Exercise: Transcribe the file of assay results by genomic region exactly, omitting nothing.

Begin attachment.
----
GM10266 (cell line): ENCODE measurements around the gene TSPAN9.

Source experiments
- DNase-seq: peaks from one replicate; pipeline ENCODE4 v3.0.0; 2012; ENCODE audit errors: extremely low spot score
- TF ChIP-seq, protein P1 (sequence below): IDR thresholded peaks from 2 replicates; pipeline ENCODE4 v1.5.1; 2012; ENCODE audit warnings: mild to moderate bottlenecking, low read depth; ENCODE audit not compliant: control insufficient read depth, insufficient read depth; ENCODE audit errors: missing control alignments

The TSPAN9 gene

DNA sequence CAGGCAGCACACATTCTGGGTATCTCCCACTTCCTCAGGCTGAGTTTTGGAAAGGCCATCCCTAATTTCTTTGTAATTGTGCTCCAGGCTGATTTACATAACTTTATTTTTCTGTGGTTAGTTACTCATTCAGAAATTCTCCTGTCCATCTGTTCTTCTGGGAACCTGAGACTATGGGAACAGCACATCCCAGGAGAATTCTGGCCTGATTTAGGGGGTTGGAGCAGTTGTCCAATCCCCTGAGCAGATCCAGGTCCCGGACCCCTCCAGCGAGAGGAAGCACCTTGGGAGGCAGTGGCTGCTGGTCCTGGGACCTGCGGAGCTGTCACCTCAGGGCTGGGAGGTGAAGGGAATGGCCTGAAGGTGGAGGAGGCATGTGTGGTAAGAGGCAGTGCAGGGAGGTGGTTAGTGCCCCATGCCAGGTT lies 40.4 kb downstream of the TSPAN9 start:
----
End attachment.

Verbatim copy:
GM10266 (cell line): ENCODE measurements around the gene TSPAN9.

Source experiments
- DNase-seq: peaks from one replicate; pipeline ENCODE4 v3.0.0; 2012; ENCODE audit errors: extremely low spot score
- TF ChIP-seq, protein P1 (sequence below): IDR thresholded peaks from 2 replicates; pipeline ENCODE4 v1.5.1; 2012; ENCODE audit warnings: mild to moderate bottlenecking, low read depth; ENCODE audit not compliant: control insufficient read depth, insufficient read depth; ENCODE audit errors: missing control alignments

The TSPAN9 gene

DNA sequence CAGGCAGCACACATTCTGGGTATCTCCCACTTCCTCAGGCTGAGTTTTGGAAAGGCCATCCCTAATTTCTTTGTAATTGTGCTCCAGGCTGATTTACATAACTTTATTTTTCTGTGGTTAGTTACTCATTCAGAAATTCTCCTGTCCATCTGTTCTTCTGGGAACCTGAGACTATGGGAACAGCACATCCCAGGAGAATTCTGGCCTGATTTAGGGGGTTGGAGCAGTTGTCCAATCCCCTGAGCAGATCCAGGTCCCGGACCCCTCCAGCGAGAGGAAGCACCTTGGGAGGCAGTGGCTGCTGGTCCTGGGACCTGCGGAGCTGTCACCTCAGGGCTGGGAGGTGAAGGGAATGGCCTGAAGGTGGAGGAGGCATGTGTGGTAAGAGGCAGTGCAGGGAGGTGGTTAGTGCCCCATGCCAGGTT lies 40.4 kb downstream of the TSPAN9 start: